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So are most of you suggesting that KEY and KRE are likely good investment in this crazy market. What price would make you buy? How likely are the dividends to be cut? Yes, I know impossible questions unless you have a crystal ball, which, btw, I don't. I have no psychic abilities whatsoever.
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Old 11-03-2007, 09:10 AM   #67
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Dunno about Key specifically (I haven't looked at them). The safer way to play this is to buy KRE, since you would get the economics of the sector without taking on single name risk.
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Old 11-03-2007, 10:52 AM   #68
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So are most of you suggesting that KEY and KRE are likely good investment in this crazy market. What price would make you buy? How likely are the dividends to be cut? Yes, I know impossible questions unless you have a crystal ball, which, btw, I don't. I have no psychic abilities whatsoever.
Since the start of the year the effect of the housing slump has been underestimated by the analysts on the effect on banking stocks. Banks have underestimated the amount of writedowns they would have to take and their exposure. Banks are deferring recognizing losses with the HOPE that the market will bail them out. This is haunting Citicorp right now as they meet over the weekend. Therefore I continue to believe as I have all year, that this is the one sector to avoid like the plague and wait for a significant drop in the banking indexes. KRE I like at 26-28 when the dividend yield will be in the 5% range and the fall would be nearer to 50% from the top.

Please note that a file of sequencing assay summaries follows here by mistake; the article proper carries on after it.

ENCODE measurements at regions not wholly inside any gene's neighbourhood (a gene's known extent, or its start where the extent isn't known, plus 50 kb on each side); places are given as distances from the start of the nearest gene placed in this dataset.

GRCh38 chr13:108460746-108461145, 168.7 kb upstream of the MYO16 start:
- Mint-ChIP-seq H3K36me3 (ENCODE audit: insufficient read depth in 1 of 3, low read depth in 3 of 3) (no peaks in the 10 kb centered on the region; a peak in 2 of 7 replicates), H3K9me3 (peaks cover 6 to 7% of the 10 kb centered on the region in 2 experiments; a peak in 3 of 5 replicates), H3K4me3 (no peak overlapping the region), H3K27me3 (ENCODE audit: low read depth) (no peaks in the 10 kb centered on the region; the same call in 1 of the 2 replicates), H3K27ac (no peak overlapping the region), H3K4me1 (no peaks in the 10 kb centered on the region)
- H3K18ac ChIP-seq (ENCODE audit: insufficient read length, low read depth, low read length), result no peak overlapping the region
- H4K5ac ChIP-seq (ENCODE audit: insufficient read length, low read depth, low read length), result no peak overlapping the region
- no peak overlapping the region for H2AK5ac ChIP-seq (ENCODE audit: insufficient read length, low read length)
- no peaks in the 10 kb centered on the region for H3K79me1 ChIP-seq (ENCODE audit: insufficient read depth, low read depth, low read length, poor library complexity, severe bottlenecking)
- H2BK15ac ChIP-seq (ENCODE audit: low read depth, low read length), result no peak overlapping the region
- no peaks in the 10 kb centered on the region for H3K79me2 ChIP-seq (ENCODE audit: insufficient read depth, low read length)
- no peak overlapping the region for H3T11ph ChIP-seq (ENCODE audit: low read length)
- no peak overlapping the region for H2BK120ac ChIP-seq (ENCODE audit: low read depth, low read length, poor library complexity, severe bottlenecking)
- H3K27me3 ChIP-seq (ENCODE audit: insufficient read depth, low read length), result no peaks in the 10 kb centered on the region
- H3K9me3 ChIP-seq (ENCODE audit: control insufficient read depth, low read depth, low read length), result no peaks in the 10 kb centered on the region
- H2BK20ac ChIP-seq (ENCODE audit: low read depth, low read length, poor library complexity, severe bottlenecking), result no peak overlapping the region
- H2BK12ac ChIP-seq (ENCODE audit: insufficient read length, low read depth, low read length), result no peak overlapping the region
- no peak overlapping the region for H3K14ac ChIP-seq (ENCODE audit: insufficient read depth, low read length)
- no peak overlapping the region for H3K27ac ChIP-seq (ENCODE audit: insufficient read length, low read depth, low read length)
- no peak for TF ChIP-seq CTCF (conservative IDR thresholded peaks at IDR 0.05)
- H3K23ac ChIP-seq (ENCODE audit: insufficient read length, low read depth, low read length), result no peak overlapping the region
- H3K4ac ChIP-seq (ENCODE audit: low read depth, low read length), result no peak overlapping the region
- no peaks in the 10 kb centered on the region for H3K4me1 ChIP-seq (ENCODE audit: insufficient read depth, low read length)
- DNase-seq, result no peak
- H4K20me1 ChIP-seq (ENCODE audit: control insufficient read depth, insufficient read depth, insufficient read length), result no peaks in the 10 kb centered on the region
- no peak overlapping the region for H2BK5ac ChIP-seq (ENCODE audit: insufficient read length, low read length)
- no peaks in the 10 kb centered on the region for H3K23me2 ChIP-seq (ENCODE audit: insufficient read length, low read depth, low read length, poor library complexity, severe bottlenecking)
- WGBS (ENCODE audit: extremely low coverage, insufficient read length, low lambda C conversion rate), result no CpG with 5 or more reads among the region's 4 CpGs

As for KEY their most recent earnings conference call was enlighting with what is wrong right now in the banking sector. The give and take with the analysts was evasive and whenever they were given a tough question it was answered with "I don't have a crystal ball" They have wasted their money repurchasing their shares and plan to continue to do so. Of their earnings on the community banking side they had been charging an average of losses of 20 million per quarter, in the quarter they only charged one million because "the community bank book of business credit quality has held up very well so we moved some of our reserves to other lines of businesses". My antennae went way up on that comment, it appears to be executive decision on what the values of reserves need to be instead of following normal reserve procedures.

Repeatedly analysts tried to pin them down on why if their non-performing loans jumped 200 million how come their provision for non-performing loans was stable. They tried to pin him down on whether the valuations in the model was what they expected, which should be an easy question since that is the purpose of a reserve, instead their CFO answered "as of the end of September I don't think any of us have a crystal ball on that"

Since that call the stock has dropped 10 percent in large part I believe that their is no faith that KEY is properly reserved. Based on the quality of responses from the executives of KEY I would avoid that stock.
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Old 11-03-2007, 05:13 PM   #69
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I don't know how one could make any supported prediction about a major bank. Almost all if not all of them have large proprietary trading desks. Most of what they trade is various derivatives and structured products. If I saw a great deal of insider buying by CEO, CFO, etc., I might feel some degree of confidence.

Otherwise, it becomes more clear every day that management of these banks doesn't even understand their condition, so how could an outsider?